To the editor,
Time and oversight matter in judicial cases involving death and injury.
After reading the story pertaining to the tragic and avoidable motor vehicle death of Shinder Kirk, I felt compelled to make comment, including the acknowledgement of the injuries and other unfathomable trauma the family has suffered. While I almost completely agree with the arguments presented by the judge, it is often the unspoken or forgotten or ignored issues that outrage the public and offend the victims.
The accident occurred in December 2018. As there were no criminal charges, only the non-criminal offence of the motor vehicle act charge, the resulting burden of proof and the depth of investigation was certainly far less complicated. Yet the trial was not held until May 2021, with a sentencing in June of 2021. Now also consider the offender’s deplorable speeding offences that took place in the spring of 2019, just months after the accident. We know the Crown didn’t think the case was worthy of a criminal charge. So why did it take two and a half years to hear this charge if it was a straightforward case? The summer of 2019 would have been an appropriate court date. And at that time the judge could have dropped the gavel hard on the accumulation of infractions. It also appears there was reasonable cause to suspend his licence in the spring of 2019, given the upcoming court case for driving without due care.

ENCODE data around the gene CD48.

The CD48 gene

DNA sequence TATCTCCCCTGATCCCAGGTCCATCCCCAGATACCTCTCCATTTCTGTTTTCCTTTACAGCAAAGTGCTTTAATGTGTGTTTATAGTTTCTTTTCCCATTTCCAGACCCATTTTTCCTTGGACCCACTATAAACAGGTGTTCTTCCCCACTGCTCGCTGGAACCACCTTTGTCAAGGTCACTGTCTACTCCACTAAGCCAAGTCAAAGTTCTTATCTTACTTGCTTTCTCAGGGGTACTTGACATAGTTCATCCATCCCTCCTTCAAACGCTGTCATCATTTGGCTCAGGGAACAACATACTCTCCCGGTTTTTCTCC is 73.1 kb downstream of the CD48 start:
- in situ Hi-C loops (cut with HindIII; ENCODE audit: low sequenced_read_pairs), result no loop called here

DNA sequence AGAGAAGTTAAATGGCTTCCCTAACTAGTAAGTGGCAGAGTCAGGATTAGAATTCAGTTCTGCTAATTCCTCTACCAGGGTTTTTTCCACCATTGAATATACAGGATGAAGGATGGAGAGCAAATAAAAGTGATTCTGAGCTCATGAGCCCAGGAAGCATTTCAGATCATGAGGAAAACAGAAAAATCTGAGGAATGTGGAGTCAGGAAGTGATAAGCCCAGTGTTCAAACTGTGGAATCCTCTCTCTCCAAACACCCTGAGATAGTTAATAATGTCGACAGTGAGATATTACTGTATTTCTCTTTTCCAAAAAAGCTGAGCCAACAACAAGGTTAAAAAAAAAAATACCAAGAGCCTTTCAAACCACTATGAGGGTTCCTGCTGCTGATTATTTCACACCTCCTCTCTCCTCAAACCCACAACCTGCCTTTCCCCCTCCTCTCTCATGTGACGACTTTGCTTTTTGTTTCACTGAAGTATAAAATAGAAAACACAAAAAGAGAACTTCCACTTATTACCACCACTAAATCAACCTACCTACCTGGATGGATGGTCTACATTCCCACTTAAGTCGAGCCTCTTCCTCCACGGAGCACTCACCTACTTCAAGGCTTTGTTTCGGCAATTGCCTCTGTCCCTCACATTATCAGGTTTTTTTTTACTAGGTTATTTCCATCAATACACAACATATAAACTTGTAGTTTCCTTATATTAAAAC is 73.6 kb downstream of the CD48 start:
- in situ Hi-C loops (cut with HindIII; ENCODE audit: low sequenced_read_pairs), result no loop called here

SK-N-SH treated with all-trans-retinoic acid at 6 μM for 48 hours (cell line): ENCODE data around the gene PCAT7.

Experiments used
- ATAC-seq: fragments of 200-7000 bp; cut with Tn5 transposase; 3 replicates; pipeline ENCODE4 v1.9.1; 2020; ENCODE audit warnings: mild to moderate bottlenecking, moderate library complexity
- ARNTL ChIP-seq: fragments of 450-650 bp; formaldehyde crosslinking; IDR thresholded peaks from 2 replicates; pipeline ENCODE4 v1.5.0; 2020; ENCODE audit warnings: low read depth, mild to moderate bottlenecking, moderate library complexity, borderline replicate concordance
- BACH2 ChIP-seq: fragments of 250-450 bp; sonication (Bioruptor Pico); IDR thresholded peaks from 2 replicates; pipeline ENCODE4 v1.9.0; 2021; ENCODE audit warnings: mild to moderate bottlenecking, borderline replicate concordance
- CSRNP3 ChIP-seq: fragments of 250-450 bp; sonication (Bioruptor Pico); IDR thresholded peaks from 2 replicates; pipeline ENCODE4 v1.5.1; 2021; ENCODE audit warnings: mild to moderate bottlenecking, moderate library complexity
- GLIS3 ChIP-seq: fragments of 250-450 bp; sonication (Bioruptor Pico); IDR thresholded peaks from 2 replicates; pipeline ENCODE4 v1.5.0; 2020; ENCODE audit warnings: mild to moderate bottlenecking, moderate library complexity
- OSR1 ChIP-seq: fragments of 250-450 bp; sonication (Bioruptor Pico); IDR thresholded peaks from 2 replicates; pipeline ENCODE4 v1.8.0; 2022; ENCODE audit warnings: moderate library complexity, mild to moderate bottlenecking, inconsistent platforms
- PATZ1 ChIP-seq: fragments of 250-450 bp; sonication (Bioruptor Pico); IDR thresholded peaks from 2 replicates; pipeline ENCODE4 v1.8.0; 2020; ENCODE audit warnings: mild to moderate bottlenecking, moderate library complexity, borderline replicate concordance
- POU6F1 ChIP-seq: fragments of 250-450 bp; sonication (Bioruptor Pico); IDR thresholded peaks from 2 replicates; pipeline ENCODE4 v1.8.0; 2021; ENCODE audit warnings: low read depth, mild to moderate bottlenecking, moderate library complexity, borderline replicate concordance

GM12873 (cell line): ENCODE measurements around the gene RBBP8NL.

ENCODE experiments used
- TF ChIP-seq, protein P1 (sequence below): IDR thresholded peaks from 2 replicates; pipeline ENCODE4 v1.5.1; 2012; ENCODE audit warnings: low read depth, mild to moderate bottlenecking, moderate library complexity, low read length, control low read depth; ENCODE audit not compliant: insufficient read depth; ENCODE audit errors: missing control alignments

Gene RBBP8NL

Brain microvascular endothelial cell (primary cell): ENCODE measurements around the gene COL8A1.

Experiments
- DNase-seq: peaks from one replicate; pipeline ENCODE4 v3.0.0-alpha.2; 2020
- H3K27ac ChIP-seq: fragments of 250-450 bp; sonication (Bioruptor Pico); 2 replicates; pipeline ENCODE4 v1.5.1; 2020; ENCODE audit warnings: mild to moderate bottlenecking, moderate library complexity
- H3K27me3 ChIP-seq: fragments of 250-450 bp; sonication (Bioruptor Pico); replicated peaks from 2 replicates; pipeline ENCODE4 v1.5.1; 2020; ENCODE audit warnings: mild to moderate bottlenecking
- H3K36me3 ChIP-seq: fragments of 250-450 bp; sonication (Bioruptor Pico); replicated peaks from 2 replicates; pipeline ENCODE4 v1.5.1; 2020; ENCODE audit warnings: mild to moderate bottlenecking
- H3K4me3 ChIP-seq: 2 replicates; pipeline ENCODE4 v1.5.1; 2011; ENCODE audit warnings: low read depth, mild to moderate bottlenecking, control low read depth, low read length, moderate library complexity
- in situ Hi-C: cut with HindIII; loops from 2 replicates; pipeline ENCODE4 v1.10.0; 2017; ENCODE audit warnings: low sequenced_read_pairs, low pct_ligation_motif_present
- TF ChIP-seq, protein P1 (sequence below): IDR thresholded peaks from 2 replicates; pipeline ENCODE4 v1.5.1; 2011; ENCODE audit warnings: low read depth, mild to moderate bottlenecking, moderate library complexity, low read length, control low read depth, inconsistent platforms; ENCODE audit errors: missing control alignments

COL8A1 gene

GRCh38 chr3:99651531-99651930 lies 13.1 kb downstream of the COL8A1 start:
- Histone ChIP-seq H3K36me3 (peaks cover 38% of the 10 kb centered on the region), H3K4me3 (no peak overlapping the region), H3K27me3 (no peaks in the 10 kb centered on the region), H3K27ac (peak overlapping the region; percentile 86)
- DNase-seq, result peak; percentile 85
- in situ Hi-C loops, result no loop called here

One is left with the conclusion that the offender got off easy due to court delays or lack of provincial oversight but this was not addressed by the court nor mentioned in the article if it indeed did come up.
My condolences to the family.
David Fairbairn, Nanaimo
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